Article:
Hamilton's most eco-friendly preschool offers yoga, animals and an orchard

Future Kids' Nicole Downie, Shay Dixon and Abbey Henry-Metcalfe stand outside the new premises on Church Road.
MARK TAYLOR/FAIRFAX NZ

Future Kids' Nicole Downie, Shay Dixon and Abbey Henry-Metcalfe stand outside the new premises on Church Road.

A kindergarten that offers yoga and meditation for its students will be Hamilton's first completely green and sustainable preschool.

Future Kids is scheduled to open at 75 Church Rd in July and embodies eco-living from the ground up.

It has been designed by sisters Abbey Henry-Metcalfe, Shay Dixon and Leah Henry and area manager Nicole Downie. 

Future Kids hopes to create an oasis for pre-schoolers in the heart of Hamilton's industrial zone.
SUPPLIED

Future Kids hopes to create an oasis for pre-schoolers in the heart of Hamilton's industrial zone.

As well as their zero plastic bag policy, an orchard and purified drinking water, the centre will also have a range of animals on site.

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A goat, rabbit, dog, chickens, worms and lambs are all on the cards and will be part of the students' everyday programme.

The outdoor plans show plenty of green space for children to utilise.
SUPPLIED

The outdoor plans show plenty of green space for children to utilise.

Not only that, but Future Kids will offer children the chance to take part in yoga and meditation sessions.

"We'll have areas for retreat, so that if children want a quiet space they can retreat into an area and sit on their own and read a book or have a mindful moment," Downie said.

"It's not just the physicality of yoga, it's that connection with the body."

Downie is a qualified teacher and also trained in natural therapies such as yoga and meditation. She said the relaxation techniques will not only be fun but will help children with self-awareness.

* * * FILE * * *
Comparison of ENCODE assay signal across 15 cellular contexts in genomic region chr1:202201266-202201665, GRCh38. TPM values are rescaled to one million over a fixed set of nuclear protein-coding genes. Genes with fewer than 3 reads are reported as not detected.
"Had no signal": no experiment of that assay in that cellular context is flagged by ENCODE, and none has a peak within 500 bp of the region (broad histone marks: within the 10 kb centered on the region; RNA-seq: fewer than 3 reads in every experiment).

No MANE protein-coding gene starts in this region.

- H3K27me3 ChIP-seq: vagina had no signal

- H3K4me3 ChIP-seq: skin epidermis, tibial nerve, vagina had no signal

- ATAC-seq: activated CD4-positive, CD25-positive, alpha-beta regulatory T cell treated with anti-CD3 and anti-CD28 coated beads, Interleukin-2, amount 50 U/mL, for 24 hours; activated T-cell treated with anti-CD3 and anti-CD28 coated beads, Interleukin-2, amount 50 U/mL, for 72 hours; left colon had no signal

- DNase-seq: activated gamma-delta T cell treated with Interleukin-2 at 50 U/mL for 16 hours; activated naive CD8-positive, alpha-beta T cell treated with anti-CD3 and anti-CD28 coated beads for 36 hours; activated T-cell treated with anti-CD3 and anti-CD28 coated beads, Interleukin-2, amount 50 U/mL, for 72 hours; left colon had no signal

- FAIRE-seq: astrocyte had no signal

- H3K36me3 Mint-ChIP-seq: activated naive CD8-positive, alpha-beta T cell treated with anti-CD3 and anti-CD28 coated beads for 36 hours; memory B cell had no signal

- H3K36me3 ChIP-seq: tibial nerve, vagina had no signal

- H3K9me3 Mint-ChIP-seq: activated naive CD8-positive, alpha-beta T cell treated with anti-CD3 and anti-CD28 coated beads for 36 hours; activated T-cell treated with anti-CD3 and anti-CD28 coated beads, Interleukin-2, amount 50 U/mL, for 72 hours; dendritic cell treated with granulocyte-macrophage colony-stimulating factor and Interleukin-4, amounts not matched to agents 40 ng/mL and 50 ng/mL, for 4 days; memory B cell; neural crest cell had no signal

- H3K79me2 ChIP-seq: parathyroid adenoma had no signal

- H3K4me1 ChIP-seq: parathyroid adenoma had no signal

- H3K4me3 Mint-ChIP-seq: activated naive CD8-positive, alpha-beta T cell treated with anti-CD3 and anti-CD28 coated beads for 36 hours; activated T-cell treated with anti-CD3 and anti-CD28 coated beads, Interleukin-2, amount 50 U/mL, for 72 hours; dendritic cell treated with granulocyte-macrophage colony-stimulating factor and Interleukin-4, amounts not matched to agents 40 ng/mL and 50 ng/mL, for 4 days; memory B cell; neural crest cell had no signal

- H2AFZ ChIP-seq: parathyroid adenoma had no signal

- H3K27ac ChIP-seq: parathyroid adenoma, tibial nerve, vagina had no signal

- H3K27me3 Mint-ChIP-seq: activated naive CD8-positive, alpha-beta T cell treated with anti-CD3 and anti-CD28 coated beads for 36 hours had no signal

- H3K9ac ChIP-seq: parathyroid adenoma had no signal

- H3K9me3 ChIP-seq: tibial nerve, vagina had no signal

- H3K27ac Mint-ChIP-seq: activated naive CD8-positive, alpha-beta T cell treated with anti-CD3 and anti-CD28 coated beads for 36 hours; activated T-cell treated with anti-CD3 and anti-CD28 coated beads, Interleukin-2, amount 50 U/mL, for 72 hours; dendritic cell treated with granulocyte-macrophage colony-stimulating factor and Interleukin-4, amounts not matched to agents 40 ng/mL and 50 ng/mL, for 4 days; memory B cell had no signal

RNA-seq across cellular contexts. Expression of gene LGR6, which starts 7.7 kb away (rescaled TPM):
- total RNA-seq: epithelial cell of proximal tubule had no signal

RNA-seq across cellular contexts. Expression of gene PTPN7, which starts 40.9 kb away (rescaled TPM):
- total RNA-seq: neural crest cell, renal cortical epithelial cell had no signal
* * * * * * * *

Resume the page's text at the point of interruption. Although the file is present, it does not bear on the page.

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"If you're an adult at a yoga class, how hard is it to still your mind? We've learned not to do it.

"Whereas if we can teach children to do that now, then they're going to grow up a lot more connected to their bodies."

Downie, Henry-Metcalfe and Dixon said they've been environmentally-focused since a young age. 

They have filled four of up to 20 teaching positions at Future Kids and said they wanted staff to share their mindset. 

And although Henry-Metcalfe said there was a lot of competition around the area, many of the education centres had no connection back to the earth.

Future Kids will have recycle stations in each room and up to 50 per cent of the food at the centre will be organic.

The sisters may be self-confessed "new-age hippies", but they believe educating children about the environment is a no-brainer.

Especially, if we still want to have human beings on this earth, Dixon said.

For more information, visit: futurekids.co.nz

 - Stuff

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